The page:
“I do not intend to send any more evening situation reports until the war becomes more exciting”
— Field Marshal Montgomery, one day prior to Battle of the Bulge.
A full update on the campaign game will take more than one post, but you need to start somewhere, so here it goes: an introduction. Check out the pretty pic to your left (you’re welcome!) and relax – it won’t be too long.
At its very core, the campaign game stays the same: you play at the operational level, meaning you don’t control production, politics, and diplomacy. Furthermore, since you’re playing all the battles, you are not playing as any one commander individually. In fact, you’re standing in for the entire operational-level stratum of your faction’s military, literally all of the three- and four star generals commanding at army and theater level.
While staying within that scope, we lined up a bunch of improvements atop the somewhat bare-bones campaign game of UoC1. As usual, your performance matters. Not only do you earn prestige, but the end situation in one battle will determine your position at the start of the next. The exact front lines won’t be 1:1, but key areas like objectives and bridgeheads will generally carry over.
We also want your units to be more than just disposable game pieces. Both the player and the AI get to reinforce between most scenarios, but heavy casualties, or units getting wiped out will definitely impact your order of battle. Fritter away First Armored? Then you’ll have a tough row to hoe for the next few scenarios.
Demise of the BV
As discussed earlier, there is now a mix of primary and bonus objectives, and that gives many more options to the scenario designer. The player doesn’t have to take all bonus objectives and has a decision to make: some objectives provide interesting toeholds for future battles, other give handy intel and supply bonuses. Capturing all of them might still be sort of possible, but it’s definitely not the optimum thing to do in the campaign.
The consequence is that scenarios don’t need to be tuned on a knife edge for brilliant victories any more. I hate to say win-win, but for once it might be apt: making scenarios will be much easier, and the player will get meaningful strategic choices, that will also be subtly different in every playthrough.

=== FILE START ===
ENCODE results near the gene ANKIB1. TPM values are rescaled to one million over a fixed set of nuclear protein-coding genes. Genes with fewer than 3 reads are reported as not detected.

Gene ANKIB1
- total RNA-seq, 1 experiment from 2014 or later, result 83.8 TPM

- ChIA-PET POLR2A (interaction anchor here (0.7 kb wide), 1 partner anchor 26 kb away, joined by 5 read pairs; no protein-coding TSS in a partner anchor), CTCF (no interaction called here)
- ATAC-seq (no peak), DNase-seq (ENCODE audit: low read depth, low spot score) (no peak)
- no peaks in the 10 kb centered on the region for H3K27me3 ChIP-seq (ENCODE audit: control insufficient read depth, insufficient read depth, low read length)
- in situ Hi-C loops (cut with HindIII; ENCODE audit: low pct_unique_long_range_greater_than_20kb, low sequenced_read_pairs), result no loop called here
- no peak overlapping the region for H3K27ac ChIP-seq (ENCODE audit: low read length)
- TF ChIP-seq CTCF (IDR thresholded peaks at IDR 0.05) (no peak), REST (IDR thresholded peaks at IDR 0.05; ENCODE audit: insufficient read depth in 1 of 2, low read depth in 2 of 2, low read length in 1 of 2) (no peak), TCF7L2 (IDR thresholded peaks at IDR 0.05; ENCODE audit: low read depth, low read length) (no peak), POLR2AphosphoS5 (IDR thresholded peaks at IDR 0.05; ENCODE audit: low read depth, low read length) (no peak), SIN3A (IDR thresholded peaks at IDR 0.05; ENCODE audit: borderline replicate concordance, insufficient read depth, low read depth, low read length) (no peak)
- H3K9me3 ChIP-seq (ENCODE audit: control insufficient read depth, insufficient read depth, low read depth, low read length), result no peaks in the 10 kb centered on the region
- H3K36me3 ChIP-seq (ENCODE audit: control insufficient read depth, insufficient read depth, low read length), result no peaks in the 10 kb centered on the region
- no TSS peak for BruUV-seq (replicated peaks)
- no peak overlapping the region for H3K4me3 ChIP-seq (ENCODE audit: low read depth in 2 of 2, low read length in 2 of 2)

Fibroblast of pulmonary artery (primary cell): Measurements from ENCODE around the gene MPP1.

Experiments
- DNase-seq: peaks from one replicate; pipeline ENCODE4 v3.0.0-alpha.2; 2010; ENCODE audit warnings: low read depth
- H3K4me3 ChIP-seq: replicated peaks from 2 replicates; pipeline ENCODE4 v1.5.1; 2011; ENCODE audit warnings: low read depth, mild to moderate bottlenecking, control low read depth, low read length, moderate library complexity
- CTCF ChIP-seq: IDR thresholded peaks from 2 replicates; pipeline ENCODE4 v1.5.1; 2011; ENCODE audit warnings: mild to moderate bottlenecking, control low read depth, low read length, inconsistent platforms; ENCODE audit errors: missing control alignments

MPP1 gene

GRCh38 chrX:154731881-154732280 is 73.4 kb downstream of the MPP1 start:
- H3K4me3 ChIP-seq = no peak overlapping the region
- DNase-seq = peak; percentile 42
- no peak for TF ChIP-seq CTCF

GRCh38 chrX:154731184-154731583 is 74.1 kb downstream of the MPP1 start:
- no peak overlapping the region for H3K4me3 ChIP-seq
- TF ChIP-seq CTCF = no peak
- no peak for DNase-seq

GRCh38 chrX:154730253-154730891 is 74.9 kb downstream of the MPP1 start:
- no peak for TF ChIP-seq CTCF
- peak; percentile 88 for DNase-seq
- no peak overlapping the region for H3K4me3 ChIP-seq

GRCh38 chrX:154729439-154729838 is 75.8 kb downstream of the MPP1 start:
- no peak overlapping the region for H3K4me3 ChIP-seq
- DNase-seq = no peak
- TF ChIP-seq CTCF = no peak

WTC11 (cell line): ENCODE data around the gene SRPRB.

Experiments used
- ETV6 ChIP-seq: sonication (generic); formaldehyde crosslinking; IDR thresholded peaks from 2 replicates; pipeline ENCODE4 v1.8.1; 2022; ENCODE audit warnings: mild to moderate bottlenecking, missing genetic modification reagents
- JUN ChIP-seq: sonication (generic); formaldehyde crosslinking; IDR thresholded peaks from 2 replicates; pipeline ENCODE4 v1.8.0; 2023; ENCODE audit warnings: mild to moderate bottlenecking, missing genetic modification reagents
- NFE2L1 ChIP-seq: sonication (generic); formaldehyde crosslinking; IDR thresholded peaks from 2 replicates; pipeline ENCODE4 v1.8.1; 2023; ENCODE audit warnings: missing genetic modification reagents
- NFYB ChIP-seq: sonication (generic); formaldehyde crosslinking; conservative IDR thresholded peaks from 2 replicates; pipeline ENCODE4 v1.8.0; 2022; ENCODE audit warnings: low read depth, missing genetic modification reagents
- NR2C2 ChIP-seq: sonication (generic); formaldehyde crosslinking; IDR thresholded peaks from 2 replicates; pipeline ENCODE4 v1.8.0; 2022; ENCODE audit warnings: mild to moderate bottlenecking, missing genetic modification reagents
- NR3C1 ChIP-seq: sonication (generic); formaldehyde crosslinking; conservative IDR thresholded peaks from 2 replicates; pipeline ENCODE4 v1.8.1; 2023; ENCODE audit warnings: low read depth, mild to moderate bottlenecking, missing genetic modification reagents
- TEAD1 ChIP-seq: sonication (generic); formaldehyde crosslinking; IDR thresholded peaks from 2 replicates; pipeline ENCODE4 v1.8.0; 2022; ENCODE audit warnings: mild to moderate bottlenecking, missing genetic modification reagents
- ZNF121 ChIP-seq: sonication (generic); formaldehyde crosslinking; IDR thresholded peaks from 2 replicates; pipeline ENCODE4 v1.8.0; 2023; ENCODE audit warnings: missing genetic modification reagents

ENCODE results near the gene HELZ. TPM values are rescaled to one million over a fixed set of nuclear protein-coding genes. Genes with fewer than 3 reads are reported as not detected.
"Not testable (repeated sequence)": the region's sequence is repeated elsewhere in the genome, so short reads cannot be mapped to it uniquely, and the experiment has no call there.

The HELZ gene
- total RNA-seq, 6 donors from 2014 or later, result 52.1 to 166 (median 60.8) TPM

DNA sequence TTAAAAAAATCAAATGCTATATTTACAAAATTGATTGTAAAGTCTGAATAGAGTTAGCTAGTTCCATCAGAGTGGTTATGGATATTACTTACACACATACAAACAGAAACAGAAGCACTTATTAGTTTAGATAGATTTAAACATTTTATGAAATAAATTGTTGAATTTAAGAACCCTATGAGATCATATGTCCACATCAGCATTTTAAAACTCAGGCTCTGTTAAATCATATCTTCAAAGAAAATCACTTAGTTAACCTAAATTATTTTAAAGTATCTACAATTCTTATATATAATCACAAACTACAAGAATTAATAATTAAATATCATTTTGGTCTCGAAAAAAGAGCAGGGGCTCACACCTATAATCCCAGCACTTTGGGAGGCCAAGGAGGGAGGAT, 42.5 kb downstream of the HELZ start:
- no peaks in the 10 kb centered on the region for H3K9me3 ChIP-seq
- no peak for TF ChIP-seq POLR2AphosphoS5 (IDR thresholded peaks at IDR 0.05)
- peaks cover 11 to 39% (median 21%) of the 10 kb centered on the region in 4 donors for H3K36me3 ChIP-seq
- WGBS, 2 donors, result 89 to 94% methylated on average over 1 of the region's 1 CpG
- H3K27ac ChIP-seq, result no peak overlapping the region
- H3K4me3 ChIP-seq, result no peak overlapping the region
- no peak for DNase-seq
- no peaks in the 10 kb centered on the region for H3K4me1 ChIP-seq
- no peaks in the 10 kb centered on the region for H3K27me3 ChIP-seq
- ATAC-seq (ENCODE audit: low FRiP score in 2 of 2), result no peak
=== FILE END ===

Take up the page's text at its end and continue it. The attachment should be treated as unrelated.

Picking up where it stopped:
Note that the difficulty is still there: some of the bonus objectives are still hard, and actually become super-hard as you move into counterfactual (what-if) scenarios. There is no emphasis on perfect performance in every single battle though. Bad weather and unfortunate dice rolls should be things you roll with, not a reason to automatically reach for the reload button.
One thing everyone sure loves in a game like this one is changing the course of history. The new campaign will let you do this, while at the same time trying to stay historically grounded. You’re playing as an operational commander, so you can’t go all Hearts of Iron and invade Spain instead of Normandy. Instead, at various points in the campaign (often, actually) there is an option to use your prestige and switch to a what-if scenario. Scenarios are pre-designed, so the game stays historically coherent, even if not 100% true.
Note the one big difference from UoC1 campaign here: this is not meant to give you all scenarios in one go. Because of bonus objectives and what-ifs, every campaign game follows a slightly different path. There are many twists to explore: anything between straight up history, and something like a Ljubljana Gap scenario is fair game (or make that Operation Sealion, once we get around to doing an Axis campaign).
While what-if scenarios lead to more difficult campaigning, their twin “catch-up” scenarios allow players who flubbed it in one battle to claw their way back. For example, an Allied player who loses at Kasserine Pass badly will get to catch-up by defending against a beefed up Operation Ochsenkopf. One lost battle wouldn’t make the Allies exactly quit the war, and presumably there would a renewed build up men and materiel. You are being handed another opportunity, general, so don’t blow it this time…
About the Art Preview
The game has been in actual production since May, and we nailed the looks of it recently, so I decided to show you a little preview. The lovely 3D art is by Goran, who only recently joined us. This is his first video game project ever, so if you like what you see please give him a shout.
Note that what you’re seeing are actual game assets, but still rendered with an offline renderer. Our own engine is catching up quickly though, and it’s a really interesting technical project. I’ll try to do at least one dev diary about what we’re doing to make this world appear, step by step, in our own 3D renderer.
Just like the last time around, we are making the game entirely in Python. The engine is built with Python 3, SDL 2 and OpenGL. And since this is the first thing everyone always asks – performance is just fine (wrt/ python). The important thing here is that the game is effectively single-threaded, which is ok for a turn-based game. If your project has more strict constraints on frame time, you may want read up on gilectomy before going full Python.
We will be at Gamescom in Cologne in August, talking a little more detail about the new game. Press people should contact us at email@example.com.